Koraibashi Bridge spans the Higashi-Yokobori River. One theory about the name of this bridge, which is thought to date back to the Toyotomi period (1585–1603), says that it comes from the name of a hall where envoys from the kingdoms of the Korean Peninsula were entertained. Another posits that it comes from the Korean trading present in the area when Toyotomi Hideyoshi was dividing Osaka into sections. In the Edo period (1603–1868), the bridge was managed by the Shogunate and had an official noticeboard at its western end for promulgating laws and ordinances. Lined with commercial enterprises like the Mitsui Clothing Shop (progenitor of the modern-day Mitsukoshi chain of department stores) and the Mitsui Exchange House, Koraibashi Bridge brimmed with lively energy. As early as the Keicho era (1596–1614), it was a splendid bridge, resplendent with giboshi railing ornaments. After reformation in the mid-19th century, the Meiji government erected a workpiece at the bridge declaring it to be the 0-mile marker and starting point for the roads of Western Japan. In 1870, the bridge was the first in Osaka to be replaced with an iron bridge, imported from Britain. The dark, thick luster of its surface cast in gas lanterns astonished the people of the time, who came to call it Kuroganebashi, or “black-gold bridge.” The current reinforced-concrete-arch bridge was built to replace the previous one in 1929. The new structure speaks to the bridge’s history with giboshi-style ornamentation along the railings and anchor posts at the west end modeled after yagura-yashiki (towered townhouses).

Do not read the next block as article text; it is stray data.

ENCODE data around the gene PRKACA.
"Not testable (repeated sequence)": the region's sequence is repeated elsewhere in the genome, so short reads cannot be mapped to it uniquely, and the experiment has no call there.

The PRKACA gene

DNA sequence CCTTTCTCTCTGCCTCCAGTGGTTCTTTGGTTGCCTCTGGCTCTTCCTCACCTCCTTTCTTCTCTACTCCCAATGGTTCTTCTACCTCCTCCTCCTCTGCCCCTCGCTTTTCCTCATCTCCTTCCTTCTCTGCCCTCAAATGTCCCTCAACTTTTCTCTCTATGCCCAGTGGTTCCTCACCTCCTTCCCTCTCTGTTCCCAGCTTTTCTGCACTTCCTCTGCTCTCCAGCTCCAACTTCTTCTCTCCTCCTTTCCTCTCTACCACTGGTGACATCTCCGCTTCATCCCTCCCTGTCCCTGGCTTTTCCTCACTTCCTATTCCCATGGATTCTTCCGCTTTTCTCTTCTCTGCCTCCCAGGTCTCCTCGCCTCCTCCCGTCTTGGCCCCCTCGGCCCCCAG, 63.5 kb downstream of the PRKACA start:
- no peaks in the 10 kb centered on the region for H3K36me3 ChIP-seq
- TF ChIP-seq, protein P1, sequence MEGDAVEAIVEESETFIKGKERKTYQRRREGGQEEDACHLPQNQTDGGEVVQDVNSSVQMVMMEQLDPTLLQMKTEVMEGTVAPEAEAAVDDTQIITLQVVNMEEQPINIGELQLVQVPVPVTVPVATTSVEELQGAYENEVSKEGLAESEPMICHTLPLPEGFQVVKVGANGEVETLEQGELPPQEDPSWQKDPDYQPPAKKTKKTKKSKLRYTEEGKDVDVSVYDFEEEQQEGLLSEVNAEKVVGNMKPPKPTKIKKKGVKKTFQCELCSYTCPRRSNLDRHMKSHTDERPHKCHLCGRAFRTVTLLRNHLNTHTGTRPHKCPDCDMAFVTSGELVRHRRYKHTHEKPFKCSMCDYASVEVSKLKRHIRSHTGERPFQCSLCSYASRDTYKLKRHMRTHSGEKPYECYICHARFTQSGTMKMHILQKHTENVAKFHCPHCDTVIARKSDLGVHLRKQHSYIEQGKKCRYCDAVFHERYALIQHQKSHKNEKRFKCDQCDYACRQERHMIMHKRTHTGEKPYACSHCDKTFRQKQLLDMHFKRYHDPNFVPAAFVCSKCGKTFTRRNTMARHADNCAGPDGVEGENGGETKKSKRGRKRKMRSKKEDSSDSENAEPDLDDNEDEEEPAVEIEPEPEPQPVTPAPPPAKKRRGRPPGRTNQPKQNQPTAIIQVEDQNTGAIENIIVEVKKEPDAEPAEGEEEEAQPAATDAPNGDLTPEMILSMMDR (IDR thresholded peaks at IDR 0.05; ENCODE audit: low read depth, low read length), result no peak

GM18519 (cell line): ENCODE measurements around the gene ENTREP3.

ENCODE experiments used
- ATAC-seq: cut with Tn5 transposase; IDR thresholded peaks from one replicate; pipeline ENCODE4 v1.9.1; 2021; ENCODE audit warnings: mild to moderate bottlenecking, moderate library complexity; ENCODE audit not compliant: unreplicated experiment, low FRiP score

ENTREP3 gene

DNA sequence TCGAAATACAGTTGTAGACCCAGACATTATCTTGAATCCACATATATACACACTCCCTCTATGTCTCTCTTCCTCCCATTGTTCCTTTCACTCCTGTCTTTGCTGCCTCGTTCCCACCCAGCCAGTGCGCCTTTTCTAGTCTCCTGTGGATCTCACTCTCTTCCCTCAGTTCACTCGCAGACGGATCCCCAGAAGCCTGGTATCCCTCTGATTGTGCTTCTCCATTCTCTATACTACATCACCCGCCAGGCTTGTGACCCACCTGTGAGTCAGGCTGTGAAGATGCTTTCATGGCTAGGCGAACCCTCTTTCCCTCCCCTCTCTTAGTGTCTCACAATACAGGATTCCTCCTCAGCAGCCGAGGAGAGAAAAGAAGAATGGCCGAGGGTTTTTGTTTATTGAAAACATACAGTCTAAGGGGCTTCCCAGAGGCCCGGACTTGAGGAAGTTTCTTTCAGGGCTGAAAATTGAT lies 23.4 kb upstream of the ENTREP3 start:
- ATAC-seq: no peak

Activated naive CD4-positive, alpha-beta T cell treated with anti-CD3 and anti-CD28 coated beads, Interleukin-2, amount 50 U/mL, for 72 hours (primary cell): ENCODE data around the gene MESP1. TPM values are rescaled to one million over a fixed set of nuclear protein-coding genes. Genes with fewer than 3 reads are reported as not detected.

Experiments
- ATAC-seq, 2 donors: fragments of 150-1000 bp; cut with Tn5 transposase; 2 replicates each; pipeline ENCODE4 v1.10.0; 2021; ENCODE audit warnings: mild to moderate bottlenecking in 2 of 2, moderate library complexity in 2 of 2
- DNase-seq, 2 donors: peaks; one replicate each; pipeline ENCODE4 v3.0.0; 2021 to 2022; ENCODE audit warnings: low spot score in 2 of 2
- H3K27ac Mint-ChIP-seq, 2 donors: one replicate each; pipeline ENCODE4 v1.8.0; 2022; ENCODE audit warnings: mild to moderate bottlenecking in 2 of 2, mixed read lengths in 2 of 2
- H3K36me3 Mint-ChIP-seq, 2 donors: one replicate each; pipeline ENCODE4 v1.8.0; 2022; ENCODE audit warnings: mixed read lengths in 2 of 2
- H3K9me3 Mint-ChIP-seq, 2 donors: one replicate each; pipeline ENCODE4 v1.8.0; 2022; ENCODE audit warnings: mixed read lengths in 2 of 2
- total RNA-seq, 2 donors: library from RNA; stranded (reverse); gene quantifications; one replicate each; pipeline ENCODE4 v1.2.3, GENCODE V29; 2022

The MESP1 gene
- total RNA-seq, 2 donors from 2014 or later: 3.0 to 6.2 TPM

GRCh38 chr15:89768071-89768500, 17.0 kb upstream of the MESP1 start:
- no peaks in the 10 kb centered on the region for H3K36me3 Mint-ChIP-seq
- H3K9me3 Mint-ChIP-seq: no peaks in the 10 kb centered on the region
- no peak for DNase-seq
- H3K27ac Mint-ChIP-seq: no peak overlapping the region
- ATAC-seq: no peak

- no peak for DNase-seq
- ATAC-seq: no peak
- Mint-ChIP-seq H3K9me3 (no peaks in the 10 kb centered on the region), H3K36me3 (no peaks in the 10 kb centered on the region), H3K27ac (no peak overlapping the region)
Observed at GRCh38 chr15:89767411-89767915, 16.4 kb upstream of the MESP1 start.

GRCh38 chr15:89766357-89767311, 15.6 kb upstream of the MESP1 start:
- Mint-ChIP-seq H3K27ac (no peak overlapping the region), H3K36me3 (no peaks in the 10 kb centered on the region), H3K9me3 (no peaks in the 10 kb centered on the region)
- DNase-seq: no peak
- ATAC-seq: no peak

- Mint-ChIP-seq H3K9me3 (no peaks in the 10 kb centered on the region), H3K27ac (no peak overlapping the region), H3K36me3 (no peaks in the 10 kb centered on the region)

Location〒 541-0043 1 Koraibashi, Chuo-ku, Osaka through Higashikoraibashi
Tel06-6615-6818 (Osaka City Construction Bureau Road Department & Bridges)
Directions4-minute walk from Kitahama Station on the Keihan Main Line